Tradition has it that, after the death of Christ, John brought the Virgin Mary to Ephesus where she is said to have spent her last days in a small house (Meryemana Evi) built for her on Bulbuldagi (Mt. Koressos). Now a place of pilgrimage for Roman Catholics and a popular attraction for everyone, the house has received the official sanction of the Vatican, and a commemoration ceremony is held every year on August 15th. Near Seljuk is a TCDD Open-air Steam Locomotives Museum displaying historic train cars in Camlik. Sirince is 9 km east of Seljuk, known for its traditional 19th-century homes, some of which have been converted into guest houses. Wine is produced in this small hillside Turkish village, which itself resembles an open-air museum. Eighteen km from Seljuk are wine houses, for tasting the wines.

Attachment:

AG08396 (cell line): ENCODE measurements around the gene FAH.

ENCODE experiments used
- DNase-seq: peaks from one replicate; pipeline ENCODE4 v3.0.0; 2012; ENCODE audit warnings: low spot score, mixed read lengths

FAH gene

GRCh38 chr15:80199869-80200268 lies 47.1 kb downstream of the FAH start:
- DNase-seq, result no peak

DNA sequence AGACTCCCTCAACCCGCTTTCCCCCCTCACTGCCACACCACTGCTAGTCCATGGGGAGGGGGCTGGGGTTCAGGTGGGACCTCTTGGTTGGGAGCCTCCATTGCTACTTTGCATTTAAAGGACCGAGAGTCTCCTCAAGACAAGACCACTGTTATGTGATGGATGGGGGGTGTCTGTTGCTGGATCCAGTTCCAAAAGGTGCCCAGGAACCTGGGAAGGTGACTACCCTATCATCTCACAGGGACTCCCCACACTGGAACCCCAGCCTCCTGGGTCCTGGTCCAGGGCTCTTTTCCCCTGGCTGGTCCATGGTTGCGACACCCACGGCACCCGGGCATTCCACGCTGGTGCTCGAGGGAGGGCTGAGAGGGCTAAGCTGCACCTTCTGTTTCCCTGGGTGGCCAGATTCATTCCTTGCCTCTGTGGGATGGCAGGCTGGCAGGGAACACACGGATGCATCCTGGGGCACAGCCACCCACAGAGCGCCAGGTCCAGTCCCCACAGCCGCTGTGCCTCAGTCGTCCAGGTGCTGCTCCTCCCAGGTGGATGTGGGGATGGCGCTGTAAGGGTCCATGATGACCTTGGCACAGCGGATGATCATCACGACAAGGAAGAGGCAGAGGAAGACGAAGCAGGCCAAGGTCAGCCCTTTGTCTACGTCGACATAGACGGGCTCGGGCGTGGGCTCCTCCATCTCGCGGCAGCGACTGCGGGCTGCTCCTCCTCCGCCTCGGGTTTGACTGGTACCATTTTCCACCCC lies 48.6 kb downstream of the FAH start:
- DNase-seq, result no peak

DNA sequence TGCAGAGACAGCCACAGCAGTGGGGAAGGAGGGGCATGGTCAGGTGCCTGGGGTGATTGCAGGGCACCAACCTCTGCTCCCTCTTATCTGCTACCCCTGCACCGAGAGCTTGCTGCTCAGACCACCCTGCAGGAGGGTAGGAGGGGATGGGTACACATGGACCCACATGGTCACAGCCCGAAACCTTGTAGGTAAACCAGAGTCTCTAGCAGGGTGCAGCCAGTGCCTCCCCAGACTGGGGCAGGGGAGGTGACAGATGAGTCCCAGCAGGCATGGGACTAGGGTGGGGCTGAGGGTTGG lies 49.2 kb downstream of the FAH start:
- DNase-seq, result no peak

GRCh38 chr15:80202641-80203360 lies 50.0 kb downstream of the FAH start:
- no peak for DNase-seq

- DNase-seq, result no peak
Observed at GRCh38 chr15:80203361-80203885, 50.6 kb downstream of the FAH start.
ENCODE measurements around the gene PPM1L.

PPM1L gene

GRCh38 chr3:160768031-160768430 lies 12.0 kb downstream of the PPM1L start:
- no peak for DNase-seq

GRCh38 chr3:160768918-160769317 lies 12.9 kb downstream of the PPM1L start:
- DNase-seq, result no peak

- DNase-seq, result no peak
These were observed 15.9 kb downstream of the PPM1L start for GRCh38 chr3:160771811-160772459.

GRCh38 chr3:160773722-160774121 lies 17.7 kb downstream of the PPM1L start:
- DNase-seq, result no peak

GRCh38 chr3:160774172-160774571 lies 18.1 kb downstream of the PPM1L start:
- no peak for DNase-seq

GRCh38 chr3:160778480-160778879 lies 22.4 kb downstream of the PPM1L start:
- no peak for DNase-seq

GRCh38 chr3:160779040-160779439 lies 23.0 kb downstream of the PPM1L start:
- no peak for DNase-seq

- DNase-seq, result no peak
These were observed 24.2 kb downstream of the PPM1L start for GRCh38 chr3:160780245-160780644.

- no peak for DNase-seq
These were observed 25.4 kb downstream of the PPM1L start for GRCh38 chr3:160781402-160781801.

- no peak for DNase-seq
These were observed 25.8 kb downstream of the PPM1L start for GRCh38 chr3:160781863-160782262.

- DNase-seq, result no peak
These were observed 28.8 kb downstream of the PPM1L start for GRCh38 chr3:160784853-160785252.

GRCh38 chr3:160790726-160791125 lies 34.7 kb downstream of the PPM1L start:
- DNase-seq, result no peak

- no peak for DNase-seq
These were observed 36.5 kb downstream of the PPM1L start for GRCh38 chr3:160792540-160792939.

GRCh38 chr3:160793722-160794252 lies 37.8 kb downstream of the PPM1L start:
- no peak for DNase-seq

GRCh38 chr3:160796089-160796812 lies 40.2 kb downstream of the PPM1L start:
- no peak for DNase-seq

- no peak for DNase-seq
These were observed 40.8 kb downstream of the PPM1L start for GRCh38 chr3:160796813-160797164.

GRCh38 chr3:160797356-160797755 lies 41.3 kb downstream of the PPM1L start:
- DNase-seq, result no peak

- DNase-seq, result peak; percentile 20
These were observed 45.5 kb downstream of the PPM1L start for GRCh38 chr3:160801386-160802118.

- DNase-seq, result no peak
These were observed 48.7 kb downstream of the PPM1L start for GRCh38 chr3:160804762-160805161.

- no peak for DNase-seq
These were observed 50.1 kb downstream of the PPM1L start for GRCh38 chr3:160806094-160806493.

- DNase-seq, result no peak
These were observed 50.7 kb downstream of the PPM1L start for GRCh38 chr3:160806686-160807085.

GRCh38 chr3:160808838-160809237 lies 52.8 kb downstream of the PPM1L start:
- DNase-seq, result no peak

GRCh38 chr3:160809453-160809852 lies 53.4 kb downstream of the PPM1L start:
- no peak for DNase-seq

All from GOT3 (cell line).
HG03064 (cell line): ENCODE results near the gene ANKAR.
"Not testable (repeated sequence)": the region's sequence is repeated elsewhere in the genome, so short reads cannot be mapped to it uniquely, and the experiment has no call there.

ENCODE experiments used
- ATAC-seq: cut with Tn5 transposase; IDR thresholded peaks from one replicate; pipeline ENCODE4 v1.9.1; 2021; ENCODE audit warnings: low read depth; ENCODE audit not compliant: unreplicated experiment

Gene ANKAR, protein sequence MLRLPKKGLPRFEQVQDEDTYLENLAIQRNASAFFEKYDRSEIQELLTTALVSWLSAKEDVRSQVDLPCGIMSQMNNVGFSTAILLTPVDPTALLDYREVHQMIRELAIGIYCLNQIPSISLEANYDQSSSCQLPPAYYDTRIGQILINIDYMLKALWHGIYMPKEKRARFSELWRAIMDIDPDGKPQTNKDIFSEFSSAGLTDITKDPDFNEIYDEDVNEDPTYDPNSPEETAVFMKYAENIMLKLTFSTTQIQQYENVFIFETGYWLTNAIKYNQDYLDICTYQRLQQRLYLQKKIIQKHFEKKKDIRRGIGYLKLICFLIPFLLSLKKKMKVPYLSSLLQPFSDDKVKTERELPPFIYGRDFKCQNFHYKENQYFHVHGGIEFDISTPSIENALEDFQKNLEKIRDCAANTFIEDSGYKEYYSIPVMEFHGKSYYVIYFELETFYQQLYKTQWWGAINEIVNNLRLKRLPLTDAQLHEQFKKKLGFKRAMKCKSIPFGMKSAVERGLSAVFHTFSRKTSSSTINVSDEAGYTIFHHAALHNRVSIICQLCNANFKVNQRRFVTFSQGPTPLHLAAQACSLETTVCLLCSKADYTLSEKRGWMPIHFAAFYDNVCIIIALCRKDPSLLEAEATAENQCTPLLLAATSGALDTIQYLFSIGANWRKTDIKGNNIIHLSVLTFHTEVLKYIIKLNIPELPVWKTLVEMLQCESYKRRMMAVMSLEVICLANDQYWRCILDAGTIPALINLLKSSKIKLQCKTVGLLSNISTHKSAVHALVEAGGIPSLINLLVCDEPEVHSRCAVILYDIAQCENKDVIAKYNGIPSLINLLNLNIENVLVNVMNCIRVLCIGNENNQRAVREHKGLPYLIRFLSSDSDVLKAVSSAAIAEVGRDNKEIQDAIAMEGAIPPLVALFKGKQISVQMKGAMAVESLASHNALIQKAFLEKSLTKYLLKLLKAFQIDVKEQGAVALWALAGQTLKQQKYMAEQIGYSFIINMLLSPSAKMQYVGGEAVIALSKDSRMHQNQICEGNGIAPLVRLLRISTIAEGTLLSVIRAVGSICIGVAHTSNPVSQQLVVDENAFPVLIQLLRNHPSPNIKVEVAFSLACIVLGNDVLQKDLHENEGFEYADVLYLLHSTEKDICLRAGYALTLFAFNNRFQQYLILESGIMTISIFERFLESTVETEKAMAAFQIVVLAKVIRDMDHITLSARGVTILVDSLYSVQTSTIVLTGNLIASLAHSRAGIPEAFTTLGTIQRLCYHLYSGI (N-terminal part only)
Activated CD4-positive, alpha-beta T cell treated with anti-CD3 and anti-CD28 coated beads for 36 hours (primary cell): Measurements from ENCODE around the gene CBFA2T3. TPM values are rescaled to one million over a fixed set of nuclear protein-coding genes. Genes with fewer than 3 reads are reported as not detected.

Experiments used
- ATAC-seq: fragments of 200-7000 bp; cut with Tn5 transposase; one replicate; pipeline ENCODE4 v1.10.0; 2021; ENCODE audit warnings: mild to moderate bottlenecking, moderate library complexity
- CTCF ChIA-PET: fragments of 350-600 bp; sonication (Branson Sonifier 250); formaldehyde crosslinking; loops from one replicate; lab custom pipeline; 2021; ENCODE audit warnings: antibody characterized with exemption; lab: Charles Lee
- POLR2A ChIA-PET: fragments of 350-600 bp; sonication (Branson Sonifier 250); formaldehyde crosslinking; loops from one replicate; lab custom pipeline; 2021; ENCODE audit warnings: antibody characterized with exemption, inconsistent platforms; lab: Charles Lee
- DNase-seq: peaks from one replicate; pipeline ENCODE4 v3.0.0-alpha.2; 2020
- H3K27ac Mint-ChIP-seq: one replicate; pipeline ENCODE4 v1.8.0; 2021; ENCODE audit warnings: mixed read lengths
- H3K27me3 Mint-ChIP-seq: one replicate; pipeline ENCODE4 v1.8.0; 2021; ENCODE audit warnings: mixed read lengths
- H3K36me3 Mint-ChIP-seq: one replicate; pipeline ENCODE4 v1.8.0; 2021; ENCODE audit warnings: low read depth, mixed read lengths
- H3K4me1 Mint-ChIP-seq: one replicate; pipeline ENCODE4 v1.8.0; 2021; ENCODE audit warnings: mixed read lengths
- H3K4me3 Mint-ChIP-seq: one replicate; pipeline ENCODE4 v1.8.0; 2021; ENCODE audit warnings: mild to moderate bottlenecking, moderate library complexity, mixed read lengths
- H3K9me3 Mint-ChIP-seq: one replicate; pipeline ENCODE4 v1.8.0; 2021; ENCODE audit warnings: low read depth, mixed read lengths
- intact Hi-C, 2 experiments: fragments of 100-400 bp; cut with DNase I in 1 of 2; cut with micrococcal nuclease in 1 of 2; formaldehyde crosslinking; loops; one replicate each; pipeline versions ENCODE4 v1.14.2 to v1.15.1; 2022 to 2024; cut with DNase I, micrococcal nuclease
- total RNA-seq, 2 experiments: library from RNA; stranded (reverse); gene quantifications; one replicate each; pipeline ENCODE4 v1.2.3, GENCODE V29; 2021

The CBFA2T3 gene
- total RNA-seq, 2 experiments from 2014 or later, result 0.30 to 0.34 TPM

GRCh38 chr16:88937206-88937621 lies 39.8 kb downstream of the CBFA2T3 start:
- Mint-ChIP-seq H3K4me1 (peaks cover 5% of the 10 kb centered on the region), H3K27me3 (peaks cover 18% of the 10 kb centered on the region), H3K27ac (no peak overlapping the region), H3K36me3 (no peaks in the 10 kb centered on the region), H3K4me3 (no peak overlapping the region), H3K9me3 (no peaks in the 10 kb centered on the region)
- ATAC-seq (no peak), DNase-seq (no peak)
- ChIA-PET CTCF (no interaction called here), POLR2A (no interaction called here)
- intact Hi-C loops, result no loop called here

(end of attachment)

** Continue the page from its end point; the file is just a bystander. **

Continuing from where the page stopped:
Nevsehir a provincial capital, is the gateway to Cappadocia. In the town itself are the hilltop Seljuk castle, perched on the highest point in the city, and the Kursunlu Mosque, built for the Grand Vizier Damat Ibrahim Pasha. The mosque is part of a complex of buildings which includes a medrese (theological college), hospice and library. An ablution fountain in the courtyard still bears its original inscription. The Nevsehir Museum displays local artifacts. Violent eruptions of the volcanoes Mt. Erciyes (3,916 meters) and Mt. Hasan (3,268 meters) long ago covered the plateau surrounding Nevsehir with tufa, a soft stone comprised of lava, ash and mud. The wind and rain have eroded this brittle rock and created a spectacular surrealistic landscape of rock cones, capped pinnacles and fretted ravines, in colors that range from warm reds and golds to cool greens and greys. Locals call these fascinating capped pinnacles "peri bacalari" or "fairy chimneys." Goreme National Park, known in Roman times as Cappadocia, is one of those rare regions in the world where the works of man blend unobtrusively into the natural surroundings. Dwellings have been hewn from the rocks as far back as 4,000 B.C. During Byzantine times, chapels and monasteries were hollowed out of the rock, their ochre-toned frescoes reflecting the hues of the surrounding landscape. Even today, cave dwellings in rock cones and village houses of volcanic tufa merge harmoniously into the landscape.